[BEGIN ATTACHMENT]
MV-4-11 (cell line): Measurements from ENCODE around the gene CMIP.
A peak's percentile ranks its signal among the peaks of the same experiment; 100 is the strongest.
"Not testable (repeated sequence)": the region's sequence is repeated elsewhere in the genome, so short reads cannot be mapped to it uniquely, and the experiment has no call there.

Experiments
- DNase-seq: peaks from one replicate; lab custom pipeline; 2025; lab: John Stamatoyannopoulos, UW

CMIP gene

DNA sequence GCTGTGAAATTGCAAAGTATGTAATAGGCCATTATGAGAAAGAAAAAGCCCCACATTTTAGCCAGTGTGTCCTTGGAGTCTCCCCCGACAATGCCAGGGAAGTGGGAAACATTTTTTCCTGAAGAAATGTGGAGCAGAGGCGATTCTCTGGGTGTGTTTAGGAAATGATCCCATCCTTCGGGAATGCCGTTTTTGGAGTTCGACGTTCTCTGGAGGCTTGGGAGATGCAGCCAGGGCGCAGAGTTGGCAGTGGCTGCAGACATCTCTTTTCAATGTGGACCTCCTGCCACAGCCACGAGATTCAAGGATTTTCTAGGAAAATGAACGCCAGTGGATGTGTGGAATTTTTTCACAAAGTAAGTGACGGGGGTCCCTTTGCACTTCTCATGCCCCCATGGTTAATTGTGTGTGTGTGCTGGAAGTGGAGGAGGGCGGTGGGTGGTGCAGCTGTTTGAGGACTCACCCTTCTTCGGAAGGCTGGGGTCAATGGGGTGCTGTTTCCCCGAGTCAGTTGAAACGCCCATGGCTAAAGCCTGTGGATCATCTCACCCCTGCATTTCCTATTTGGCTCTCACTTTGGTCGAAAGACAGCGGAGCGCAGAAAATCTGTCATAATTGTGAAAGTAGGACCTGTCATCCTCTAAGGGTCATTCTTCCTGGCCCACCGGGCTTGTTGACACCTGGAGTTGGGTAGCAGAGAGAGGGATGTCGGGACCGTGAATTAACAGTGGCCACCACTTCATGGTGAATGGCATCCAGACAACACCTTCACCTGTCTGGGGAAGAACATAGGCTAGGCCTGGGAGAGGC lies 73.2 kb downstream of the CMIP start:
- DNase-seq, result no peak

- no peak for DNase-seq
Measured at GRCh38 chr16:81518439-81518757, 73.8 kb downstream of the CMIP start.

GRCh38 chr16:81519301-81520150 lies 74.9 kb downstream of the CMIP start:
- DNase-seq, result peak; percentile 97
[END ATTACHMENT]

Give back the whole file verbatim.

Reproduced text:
MV-4-11 (cell line): Measurements from ENCODE around the gene CMIP.
A peak's percentile ranks its signal among the peaks of the same experiment; 100 is the strongest.
"Not testable (repeated sequence)": the region's sequence is repeated elsewhere in the genome, so short reads cannot be mapped to it uniquely, and the experiment has no call there.

Experiments
- DNase-seq: peaks from one replicate; lab custom pipeline; 2025; lab: John Stamatoyannopoulos, UW

CMIP gene

DNA sequence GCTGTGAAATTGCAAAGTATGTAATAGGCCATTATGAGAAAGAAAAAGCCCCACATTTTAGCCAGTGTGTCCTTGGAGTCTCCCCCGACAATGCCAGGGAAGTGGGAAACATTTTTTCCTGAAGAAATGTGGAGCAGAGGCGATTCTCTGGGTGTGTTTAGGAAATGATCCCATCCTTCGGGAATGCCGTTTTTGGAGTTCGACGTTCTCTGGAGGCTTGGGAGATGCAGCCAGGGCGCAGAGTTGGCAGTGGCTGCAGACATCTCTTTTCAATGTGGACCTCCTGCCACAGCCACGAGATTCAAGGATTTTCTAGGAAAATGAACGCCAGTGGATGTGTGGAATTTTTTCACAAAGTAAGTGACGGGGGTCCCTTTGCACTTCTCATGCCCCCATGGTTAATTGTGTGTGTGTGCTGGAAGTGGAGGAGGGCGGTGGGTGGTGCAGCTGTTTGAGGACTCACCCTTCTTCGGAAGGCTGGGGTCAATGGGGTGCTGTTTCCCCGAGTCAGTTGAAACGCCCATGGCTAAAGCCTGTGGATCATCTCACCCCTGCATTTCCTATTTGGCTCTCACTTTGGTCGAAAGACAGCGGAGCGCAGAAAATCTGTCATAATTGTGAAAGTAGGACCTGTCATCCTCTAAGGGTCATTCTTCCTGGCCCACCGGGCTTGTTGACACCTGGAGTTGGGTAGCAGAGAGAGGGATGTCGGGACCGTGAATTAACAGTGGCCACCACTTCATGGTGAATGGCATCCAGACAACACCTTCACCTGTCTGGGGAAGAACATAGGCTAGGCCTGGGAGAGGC lies 73.2 kb downstream of the CMIP start:
- DNase-seq, result no peak

- no peak for DNase-seq
Measured at GRCh38 chr16:81518439-81518757, 73.8 kb downstream of the CMIP start.

GRCh38 chr16:81519301-81520150 lies 74.9 kb downstream of the CMIP start:
- DNase-seq, result peak; percentile 97